Fatigue. Exhaustion. The need for rest. So many of us feel these deep in our bones. Especially for those who are queer people of color, the need for a moment of solace is stronger than any drink that can be poured.
We are the legacy of unapologetically queer community leaders, activists, families, performers and so many more. There is an intergenerational, intracommunity understanding that our individual and collective existence itself is an act of rebellion.
However, this fight isn’t new.
What continually surprises me is the perennial awakening of our white cisgender counterparts that America is a hostile place of residence for people who don’t share their privileges. Our country and state haven’t recently become broken. The current administration running our country didn’t suddenly ruin the sanctity of American democracy.
The U.S. has been in the business of separating children from their parents and putting people in cages through chattel slavery since white colonizers first stepped foot on First Nation land hundreds of years ago.
Our country and state aren’t broken – they’re functioning exactly how they were designed.
Asian-American immigrants weren’t even granted full naturalization rights until 1952, a full 100 years after the U.S. recruited contract laborers from South China. Even though Congress formally wrote racial discrimination out of immigration into naturalization laws in 1965, all of us know we’re still dealing with a humanitarian crisis at our Southern border and in detention centers across the country.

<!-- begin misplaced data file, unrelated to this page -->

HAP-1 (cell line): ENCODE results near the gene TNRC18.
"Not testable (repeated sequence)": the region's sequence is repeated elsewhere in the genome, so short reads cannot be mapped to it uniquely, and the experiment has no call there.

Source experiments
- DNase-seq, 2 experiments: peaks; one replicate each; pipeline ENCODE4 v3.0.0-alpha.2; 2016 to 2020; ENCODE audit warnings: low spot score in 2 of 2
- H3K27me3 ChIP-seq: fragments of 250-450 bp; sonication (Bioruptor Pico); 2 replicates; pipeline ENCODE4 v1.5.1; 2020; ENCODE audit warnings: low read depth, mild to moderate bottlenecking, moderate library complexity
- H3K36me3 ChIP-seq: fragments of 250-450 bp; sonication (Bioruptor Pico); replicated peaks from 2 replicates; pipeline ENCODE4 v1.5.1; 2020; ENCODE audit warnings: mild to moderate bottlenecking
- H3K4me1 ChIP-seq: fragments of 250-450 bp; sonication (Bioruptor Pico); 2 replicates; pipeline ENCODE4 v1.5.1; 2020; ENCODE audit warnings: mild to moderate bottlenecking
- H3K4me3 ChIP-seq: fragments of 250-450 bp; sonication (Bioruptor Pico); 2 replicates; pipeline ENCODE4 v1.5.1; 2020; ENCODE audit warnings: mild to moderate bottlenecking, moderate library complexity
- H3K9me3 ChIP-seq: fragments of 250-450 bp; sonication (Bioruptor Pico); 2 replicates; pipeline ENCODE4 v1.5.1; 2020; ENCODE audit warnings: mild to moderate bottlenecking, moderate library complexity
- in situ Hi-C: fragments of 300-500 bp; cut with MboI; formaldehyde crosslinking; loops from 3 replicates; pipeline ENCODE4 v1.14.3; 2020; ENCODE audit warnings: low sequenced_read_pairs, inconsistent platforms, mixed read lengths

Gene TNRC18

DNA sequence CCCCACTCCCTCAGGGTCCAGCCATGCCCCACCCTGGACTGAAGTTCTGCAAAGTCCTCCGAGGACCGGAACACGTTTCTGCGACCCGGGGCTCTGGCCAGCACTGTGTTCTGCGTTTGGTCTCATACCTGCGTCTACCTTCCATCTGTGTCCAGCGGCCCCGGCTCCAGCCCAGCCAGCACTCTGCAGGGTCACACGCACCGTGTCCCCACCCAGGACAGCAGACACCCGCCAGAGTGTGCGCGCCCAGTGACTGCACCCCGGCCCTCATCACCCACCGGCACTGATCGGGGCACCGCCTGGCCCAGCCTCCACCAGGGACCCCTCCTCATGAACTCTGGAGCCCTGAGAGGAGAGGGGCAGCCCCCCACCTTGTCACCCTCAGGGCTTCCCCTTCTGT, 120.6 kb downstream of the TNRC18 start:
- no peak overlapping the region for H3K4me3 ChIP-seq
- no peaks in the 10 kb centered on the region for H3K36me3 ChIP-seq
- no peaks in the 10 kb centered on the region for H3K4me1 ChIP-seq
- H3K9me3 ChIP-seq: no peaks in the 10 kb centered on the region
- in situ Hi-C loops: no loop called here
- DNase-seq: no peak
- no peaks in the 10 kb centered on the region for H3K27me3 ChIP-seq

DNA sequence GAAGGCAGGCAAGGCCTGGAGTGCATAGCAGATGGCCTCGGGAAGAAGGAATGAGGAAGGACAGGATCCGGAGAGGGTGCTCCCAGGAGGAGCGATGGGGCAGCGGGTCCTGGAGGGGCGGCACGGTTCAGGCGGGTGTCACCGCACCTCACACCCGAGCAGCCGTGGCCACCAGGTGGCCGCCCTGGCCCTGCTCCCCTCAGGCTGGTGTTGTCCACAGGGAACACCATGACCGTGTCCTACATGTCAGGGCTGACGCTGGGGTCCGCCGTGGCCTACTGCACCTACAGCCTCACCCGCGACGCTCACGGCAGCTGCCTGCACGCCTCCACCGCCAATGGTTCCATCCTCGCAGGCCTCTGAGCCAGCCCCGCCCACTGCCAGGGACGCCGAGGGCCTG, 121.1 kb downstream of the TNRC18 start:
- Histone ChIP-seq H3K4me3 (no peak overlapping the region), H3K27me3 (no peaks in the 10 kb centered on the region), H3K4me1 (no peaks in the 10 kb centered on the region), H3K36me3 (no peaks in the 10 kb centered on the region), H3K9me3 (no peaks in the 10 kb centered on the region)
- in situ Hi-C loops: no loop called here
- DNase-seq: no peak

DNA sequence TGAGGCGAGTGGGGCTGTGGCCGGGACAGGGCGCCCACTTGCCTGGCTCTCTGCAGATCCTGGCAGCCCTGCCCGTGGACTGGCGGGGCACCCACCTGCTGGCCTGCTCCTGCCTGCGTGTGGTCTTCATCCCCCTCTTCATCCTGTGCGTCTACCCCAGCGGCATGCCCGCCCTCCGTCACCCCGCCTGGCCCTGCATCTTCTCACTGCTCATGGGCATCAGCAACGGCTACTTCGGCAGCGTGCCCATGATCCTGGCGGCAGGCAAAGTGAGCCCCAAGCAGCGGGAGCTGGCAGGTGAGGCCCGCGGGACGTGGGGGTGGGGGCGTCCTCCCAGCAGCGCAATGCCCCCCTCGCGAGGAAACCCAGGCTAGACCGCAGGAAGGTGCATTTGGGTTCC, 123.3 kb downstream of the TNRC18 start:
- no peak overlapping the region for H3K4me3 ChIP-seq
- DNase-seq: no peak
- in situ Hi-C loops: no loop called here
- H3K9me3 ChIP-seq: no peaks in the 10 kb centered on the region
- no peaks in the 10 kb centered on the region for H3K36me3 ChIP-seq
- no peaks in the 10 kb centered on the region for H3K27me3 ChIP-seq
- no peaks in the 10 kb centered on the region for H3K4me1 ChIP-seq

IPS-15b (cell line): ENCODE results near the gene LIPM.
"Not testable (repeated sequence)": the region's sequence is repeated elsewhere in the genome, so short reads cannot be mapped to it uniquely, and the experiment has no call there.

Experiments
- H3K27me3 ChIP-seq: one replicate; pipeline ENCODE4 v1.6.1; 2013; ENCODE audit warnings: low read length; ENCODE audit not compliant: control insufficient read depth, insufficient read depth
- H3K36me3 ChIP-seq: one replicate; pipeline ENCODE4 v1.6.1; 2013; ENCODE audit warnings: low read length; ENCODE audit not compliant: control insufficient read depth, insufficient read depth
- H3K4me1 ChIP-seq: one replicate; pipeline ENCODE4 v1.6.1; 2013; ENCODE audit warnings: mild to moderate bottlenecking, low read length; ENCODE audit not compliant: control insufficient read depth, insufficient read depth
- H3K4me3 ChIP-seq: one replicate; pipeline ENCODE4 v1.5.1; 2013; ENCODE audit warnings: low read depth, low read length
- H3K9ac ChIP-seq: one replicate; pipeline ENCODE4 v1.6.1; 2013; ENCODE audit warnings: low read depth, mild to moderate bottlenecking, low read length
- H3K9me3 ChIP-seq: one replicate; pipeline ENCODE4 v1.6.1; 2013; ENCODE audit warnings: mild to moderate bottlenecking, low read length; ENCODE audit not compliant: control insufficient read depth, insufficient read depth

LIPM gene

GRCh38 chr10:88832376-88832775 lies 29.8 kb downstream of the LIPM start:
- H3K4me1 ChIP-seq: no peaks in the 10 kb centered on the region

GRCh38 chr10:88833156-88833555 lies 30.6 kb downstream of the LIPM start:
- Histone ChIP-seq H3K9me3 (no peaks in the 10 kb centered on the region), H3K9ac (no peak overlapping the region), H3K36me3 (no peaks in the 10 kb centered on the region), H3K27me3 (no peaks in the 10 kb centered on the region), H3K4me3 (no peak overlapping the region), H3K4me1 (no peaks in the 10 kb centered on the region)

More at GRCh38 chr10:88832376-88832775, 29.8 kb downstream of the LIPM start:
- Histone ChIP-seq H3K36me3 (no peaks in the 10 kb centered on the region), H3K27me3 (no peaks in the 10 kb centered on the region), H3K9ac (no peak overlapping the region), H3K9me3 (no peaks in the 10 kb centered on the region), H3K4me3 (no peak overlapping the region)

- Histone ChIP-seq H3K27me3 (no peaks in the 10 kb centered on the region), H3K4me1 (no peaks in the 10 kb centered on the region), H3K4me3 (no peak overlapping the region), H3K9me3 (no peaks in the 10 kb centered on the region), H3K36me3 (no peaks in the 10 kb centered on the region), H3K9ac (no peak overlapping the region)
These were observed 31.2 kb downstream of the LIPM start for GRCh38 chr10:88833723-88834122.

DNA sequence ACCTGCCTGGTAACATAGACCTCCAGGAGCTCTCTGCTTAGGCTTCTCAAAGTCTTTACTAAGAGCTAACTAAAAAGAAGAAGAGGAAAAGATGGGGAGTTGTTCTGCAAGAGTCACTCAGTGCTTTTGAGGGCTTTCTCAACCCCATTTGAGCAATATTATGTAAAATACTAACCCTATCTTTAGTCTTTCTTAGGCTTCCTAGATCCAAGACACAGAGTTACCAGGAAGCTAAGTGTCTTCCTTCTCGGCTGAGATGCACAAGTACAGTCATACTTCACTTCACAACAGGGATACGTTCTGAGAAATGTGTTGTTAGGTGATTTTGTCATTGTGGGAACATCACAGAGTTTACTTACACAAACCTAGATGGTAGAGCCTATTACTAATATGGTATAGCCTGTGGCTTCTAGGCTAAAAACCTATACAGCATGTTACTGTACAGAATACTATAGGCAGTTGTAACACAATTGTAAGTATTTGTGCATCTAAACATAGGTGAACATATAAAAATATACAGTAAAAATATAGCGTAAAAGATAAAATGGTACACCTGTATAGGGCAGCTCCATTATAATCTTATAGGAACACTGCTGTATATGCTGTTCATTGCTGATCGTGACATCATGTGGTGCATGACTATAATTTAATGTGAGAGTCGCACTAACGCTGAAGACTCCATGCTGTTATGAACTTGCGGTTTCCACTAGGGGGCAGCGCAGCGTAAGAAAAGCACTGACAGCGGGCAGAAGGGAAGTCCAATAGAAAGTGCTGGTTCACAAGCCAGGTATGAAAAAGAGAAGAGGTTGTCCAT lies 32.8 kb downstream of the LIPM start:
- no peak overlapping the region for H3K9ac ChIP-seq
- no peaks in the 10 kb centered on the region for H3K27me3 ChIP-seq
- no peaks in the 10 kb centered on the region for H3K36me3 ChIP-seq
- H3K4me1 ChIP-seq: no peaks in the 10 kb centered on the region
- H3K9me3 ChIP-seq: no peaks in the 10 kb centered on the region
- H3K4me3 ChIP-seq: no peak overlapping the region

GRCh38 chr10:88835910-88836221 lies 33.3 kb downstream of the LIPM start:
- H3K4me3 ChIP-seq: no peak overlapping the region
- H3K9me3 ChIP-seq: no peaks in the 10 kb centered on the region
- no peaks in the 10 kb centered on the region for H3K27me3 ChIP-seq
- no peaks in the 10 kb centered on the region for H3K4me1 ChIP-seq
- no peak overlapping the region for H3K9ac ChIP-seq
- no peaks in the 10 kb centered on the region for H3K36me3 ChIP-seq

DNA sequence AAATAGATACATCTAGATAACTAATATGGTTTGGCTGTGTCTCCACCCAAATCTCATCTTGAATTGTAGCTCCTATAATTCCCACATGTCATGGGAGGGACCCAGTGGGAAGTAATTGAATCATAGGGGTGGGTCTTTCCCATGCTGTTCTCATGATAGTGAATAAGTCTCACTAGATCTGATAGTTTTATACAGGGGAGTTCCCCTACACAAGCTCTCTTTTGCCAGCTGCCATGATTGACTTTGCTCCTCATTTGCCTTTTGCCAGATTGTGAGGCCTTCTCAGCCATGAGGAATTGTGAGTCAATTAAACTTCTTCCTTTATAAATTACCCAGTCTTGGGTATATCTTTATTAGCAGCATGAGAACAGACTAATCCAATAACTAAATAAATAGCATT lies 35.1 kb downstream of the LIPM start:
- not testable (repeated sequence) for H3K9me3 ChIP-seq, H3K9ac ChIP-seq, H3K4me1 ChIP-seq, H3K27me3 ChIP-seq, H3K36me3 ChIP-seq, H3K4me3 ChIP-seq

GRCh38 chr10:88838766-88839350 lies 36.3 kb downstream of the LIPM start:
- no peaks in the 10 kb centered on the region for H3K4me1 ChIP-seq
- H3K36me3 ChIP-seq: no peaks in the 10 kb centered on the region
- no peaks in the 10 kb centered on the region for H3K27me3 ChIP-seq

Our country continues to find new ways to keep queer people, people of color and immigrants in cages. If you look at the timeline of anti-black policy in the United States, you will find that after Jim Crow laws were abolished, those states then passed new laws to criminalize black and brown bodies. The trend snowballed into the mass incarceration that plagues our communities today.
We must recognize that the fight for racial and ethnic equity has always been a part of queer liberation. While marriage and military service continue to be the focus of keynote addresses to audiences of white gays with 401Ks, our siblings continue to be evicted from their homes, fired from their jobs, and murdered on our streets.
I’ve been in this work for a few years now. There are many mornings that I wake up and strongly consider packing up my car and driving to a place where I don’t have to face the realities that lie waiting for me outside my door.
Continually engaging with conservative lawmakers who consider the “other side” when calling a conference about prohibiting conversion therapy for minors in the State of Georgia is another reminder that I cannot — no, we— cannot give up.
For some of us, this struggle is a matter of survival. For others, it is an optional act of solidarity with those in their community. The strength of our story as queer people is that we exist in every other community, whether they want to claim us or not.
Intersectionality of movements and identities is key in our progress forward, but those more privileged among us are privy to perpetuate oppressive structures that have been used to take away our power for centuries.
If we are to truly be liberated, we must do so together. Queer existence is resistance— may our rebellion be beautiful.
This column originally ran in Q magazine. Read the full issue online here:
Pick up a new edition of Q each week at queer and LGBTQ-allied venues around Atlanta.